Heart-beat perception, panic/somatic symptoms and anxiety sensitivity in children.
Eley TC., Stirling L., Ehlers A., Gregory AM., Clark DM.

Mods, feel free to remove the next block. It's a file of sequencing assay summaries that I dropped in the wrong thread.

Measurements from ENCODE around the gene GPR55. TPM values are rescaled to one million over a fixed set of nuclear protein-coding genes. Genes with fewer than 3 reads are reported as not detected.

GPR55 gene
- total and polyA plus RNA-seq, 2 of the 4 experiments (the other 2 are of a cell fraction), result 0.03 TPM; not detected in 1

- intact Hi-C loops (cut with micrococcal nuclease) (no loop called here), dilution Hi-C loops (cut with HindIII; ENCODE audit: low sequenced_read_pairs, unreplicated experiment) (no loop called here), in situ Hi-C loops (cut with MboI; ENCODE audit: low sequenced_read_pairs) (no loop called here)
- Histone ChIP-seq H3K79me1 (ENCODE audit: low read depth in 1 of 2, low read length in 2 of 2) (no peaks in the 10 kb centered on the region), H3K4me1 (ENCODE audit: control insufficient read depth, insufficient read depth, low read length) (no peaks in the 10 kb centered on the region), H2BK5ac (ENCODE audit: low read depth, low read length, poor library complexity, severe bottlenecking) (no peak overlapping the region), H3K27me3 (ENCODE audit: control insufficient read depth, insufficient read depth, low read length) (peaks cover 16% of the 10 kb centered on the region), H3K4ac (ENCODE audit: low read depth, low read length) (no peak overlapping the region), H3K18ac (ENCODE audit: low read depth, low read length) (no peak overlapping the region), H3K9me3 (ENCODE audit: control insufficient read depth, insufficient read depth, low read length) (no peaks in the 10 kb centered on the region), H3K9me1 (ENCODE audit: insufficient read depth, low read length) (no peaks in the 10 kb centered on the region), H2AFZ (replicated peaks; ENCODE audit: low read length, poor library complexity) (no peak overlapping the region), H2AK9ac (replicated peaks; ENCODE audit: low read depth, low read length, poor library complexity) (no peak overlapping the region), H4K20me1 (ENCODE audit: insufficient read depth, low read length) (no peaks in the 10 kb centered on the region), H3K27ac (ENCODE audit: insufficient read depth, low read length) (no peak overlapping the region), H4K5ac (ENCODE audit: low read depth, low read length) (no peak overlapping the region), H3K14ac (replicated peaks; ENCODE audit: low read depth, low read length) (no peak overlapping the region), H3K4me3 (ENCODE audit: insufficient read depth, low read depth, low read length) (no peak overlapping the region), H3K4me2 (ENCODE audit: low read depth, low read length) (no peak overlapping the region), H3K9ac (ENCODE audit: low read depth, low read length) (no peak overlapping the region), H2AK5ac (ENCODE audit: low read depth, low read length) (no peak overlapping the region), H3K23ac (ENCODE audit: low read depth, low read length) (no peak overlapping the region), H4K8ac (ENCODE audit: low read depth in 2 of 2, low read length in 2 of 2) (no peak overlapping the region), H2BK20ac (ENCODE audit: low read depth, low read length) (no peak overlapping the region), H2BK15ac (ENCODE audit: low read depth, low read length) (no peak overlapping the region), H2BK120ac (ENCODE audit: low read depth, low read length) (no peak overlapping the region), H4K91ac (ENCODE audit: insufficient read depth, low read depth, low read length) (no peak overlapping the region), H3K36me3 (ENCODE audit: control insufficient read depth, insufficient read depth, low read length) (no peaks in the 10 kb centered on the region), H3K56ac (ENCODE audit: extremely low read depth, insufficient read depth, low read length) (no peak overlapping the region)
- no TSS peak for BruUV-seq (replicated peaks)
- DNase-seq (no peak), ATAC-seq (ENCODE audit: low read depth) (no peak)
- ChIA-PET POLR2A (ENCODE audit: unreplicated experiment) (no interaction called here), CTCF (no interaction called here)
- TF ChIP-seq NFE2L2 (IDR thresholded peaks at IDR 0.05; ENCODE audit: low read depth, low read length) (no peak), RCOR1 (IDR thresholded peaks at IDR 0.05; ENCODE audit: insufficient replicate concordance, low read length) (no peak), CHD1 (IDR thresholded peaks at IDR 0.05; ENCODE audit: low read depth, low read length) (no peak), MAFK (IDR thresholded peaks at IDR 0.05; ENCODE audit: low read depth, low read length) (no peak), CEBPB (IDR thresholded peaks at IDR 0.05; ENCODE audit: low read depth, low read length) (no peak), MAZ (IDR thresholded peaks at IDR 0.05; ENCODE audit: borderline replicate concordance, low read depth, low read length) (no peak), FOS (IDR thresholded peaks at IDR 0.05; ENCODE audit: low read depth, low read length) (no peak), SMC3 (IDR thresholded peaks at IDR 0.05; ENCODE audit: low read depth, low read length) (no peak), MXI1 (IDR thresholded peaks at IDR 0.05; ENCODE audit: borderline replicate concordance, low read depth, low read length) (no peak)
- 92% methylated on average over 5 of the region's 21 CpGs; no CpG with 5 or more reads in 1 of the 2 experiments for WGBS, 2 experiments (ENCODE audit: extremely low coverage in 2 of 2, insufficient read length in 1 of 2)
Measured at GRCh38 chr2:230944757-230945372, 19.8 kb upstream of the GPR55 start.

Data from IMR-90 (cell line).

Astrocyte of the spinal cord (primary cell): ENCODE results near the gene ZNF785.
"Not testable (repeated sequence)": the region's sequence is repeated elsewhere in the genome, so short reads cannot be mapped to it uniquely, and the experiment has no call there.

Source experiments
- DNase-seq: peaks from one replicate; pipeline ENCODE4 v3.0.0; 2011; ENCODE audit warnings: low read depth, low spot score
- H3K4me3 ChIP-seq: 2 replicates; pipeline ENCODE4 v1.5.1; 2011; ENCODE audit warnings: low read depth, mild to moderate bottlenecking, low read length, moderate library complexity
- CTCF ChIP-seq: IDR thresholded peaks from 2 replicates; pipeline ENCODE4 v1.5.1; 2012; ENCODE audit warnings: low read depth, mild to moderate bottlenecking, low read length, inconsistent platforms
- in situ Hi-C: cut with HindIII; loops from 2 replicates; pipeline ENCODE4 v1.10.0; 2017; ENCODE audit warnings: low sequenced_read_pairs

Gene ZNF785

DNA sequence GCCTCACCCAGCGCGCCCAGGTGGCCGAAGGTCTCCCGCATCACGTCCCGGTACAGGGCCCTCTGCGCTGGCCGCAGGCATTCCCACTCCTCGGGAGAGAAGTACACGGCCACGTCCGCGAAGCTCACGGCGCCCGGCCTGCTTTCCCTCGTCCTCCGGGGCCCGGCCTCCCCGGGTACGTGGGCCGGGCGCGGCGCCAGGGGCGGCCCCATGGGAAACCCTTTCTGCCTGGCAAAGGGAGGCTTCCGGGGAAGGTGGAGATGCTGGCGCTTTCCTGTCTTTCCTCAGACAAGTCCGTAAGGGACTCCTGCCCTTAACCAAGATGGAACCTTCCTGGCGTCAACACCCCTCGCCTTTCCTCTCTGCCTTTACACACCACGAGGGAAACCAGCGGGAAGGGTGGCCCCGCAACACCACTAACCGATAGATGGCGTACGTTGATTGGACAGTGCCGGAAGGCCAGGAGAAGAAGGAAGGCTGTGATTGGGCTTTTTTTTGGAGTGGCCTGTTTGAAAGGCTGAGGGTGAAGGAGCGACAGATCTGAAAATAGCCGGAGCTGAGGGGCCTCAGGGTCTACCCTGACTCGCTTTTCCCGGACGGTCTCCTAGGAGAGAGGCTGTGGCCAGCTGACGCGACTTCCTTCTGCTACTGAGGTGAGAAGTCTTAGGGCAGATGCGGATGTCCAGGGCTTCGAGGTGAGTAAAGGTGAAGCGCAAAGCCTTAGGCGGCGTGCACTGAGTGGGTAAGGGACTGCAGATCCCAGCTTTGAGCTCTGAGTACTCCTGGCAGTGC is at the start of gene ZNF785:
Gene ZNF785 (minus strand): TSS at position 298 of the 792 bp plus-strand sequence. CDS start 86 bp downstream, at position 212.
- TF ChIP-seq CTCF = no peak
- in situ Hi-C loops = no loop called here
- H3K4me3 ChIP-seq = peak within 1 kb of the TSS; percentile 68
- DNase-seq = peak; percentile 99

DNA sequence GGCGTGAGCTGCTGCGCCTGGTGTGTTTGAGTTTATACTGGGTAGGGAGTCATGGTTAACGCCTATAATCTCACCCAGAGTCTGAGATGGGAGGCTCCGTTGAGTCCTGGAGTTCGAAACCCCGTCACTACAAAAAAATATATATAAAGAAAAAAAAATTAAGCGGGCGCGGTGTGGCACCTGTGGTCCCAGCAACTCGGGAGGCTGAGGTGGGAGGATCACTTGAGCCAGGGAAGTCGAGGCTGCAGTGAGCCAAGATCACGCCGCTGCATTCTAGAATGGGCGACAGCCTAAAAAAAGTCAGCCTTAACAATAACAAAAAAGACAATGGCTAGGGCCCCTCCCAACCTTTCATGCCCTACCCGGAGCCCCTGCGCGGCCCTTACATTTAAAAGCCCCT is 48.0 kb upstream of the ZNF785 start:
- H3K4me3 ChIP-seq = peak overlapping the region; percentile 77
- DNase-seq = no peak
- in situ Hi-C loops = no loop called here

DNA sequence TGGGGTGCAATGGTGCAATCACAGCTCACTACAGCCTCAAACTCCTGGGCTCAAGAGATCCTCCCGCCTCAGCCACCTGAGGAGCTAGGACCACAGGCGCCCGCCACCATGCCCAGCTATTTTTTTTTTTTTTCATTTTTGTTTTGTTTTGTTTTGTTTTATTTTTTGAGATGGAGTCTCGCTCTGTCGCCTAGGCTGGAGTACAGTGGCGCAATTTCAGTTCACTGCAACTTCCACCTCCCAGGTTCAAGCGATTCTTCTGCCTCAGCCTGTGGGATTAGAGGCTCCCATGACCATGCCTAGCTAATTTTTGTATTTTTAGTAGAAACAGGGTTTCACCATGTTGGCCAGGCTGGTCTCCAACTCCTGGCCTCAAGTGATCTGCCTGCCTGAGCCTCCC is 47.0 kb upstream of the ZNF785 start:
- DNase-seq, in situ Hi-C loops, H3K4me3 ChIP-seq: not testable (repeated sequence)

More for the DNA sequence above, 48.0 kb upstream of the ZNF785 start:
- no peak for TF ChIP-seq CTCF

There is considerable evidence implicating heart-beat perception (HBP) accuracy and anxiety sensitivity (AS) in the development of panic in adults. However, to date there have been no studies exploring the association between HBP, AS and childhood panic/somatic symptoms. Seventy-nine children aged 8 to 11 years completed a mental tracking paradigm (Psychophysiology 18 (1981) 483) to assess HBP, the Children's Anxiety Sensitivity Index (J Clin Chil Psychol 20 (1991) 162) and the Screen for Childhood Anxiety Related Emotional Disorders (J Am Acad Child Adoles Psych 38 (1999) 1230). Those with good HBP (n = 7, 9%) had significantly higher panic/somatic symptoms (t = -1.71, P < 0.05), and AS (t = -2.16, P < 0.02) than those with poor HBP. There were no effects of age, sex or BMI on HBP. Those with high levels of panic/somatic symptoms were seven times more likely to have good HBP and had AS scores 1 S.D. higher than the remainder of the sample. Multivariate analyses revealed that these two phenotypes had independent associations with high panic/somatic symptoms. These results extend the literature on HBP and panic and suggest that in children, as in adults, increased panic/somatic symptoms are associated with enhanced ability to perceive internal physiological cues, and fear of such sensations.